Dr. Oz is a nationally renowned medical expert—you may have seen him on The Dr. Oz Show or during one of his frequent appearances on Oprah. He is a heart surgeon and medical professor at Columbia University.
Dr. Oz is also a two-year practitioner of the Transcendental Meditation technique and an outspoken supporter of the work of the David Lynch Foundation to bring meditation to at-risk populations. His talk at New York City’s Metropolitan Museum of Art of Art helped the David Lynch Foundation raise funds to bring the TM technique to 10,000 veterans suffering from post-traumatic stress disorder (PTSD).
As you will see in the video, Dr. Oz explains the devastating effects of the build-up of stress on heart health, and presents published research showing how the Transcendental Meditation program impacts the three main risk factors of heart disease.
“This impact in the TM control group is stunning—unimaginable. When you talk about these causes of death and you can reduce them by that much, as well as non-fatal strokes and non-fatal heart attacks, these are spectacularly large impacts.” — Dr. Mehmet Oz
Excerpt from this Huffington Post article about Dr. Oz’s talk:
“According to polls, the most popular New Year’s resolutions for 2011 are: lose weight, quit drinking and/or smoking, exercise, manage your debt, reduce stress, get a better job, fall in love and volunteer to help others.
But if Dr. Mehmet Oz is correct, perhaps “learn to meditate” should be added to the top of everyone’s list.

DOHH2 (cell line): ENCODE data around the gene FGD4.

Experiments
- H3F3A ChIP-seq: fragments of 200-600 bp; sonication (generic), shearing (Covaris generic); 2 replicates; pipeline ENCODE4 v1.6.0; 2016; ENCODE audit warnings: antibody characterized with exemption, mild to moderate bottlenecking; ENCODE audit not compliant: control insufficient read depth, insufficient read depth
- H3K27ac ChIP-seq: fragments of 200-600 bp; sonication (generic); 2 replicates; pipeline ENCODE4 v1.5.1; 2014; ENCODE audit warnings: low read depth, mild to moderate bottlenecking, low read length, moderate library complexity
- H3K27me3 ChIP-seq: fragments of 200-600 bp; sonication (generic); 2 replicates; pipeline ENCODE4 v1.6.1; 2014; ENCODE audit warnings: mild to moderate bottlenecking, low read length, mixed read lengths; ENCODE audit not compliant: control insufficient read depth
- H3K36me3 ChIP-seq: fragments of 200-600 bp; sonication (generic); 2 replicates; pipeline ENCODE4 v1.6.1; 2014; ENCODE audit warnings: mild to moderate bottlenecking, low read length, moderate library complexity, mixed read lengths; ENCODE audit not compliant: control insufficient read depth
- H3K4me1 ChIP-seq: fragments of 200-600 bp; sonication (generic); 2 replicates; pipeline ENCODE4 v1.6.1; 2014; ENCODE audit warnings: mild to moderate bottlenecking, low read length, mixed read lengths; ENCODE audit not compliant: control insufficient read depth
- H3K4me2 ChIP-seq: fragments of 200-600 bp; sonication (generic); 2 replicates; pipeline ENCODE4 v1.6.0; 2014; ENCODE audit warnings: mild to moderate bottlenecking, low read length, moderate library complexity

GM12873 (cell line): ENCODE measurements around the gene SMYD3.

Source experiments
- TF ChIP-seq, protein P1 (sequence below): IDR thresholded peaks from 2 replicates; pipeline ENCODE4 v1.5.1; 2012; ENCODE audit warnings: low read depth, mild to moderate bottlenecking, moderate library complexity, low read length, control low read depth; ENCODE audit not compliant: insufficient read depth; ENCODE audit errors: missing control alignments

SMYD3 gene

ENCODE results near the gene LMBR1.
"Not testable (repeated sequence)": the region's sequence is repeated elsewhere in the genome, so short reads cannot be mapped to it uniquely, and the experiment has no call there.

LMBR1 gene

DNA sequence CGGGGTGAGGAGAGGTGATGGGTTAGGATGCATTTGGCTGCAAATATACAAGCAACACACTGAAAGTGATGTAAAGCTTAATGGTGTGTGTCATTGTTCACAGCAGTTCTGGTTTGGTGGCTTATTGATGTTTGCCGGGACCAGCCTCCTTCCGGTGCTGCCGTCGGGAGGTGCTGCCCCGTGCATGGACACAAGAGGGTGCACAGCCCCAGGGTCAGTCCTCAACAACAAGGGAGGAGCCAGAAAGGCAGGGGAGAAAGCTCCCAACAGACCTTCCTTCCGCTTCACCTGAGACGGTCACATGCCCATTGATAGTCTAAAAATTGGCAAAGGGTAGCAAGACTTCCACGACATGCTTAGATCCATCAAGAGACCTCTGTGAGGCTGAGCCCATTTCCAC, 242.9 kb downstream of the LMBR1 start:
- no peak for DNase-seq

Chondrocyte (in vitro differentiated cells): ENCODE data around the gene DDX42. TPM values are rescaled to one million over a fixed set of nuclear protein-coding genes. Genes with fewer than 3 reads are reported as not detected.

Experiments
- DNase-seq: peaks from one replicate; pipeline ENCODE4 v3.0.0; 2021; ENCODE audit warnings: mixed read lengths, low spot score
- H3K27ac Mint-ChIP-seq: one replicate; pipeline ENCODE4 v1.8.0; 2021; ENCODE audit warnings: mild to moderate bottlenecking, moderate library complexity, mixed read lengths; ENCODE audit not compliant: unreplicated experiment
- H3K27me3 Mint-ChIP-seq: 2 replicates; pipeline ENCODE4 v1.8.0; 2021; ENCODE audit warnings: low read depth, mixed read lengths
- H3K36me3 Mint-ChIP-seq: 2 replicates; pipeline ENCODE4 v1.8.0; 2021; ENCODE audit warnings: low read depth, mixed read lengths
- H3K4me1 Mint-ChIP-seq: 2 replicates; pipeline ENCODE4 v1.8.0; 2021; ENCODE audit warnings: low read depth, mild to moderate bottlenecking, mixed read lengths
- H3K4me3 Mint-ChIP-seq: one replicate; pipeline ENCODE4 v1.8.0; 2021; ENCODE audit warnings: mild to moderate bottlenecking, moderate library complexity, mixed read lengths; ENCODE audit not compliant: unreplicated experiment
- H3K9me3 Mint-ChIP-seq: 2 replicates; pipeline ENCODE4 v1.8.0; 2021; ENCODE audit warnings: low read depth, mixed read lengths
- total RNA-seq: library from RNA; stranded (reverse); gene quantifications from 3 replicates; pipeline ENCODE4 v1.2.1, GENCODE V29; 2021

Meditation is emerging as a powerful stress buster. Research shows that it can have health benefits equivalent to or better than some of the leading medications for reducing high blood pressure and high cholesterol.”
“As a heart surgeon, I see the effects of stress on the heart. . . This meditation, we believe, can help a lot of people. It’s important to understand exactly how TM reduces stress and stress-related disorders.”
1. Journal of Human Stress 5(4): 24-27, 1979. Cooper M. J., et al. Transcendental Meditation in the management of hypercholesterolemia; Harefuah, Journal of the Israel Medical Association 95(1): 1-2, 1978. Cooper M. J. and Aygen M. M. Effect of Transcendental Meditation on serum cholesterol and blood pressure.
2. Archives of Internal Medicine 2006; 166:1218-1224. Maura Paul-Labrador, MPH; Donna Polk, MD, MPH; James H. Dwyer, PhD†; Ivan Velasquez, MD; Sanford Nidich, PhD; Maxwell Rainforth, PhD; Robert Schneider, MD; C. Noel Bairey Merz, M. D. Effects of a Randomized Controlled Trial of Transcendental Meditation on Components of the Metabolic Syndrome in Subjects With Coronary Heart Disease.
3. American Journal of Hypertension 21 (3): 310-6, 2008. Anderson J.W., et al. Blood pressure response to Transcendental Meditation: a meta-analysis.
4. American Journal of Cardiology 95:1060-1064, 2005. Schneider R.H., et al. Long-term effects of stress reduction on mortality in persons ≥ 55 years of age with systemic hypertension.
Writer: Sam Katz has been teaching the Transcendental Meditation technique for the past 35 years. He and his wife Melody are directors of the TM Center in Westchester, New York.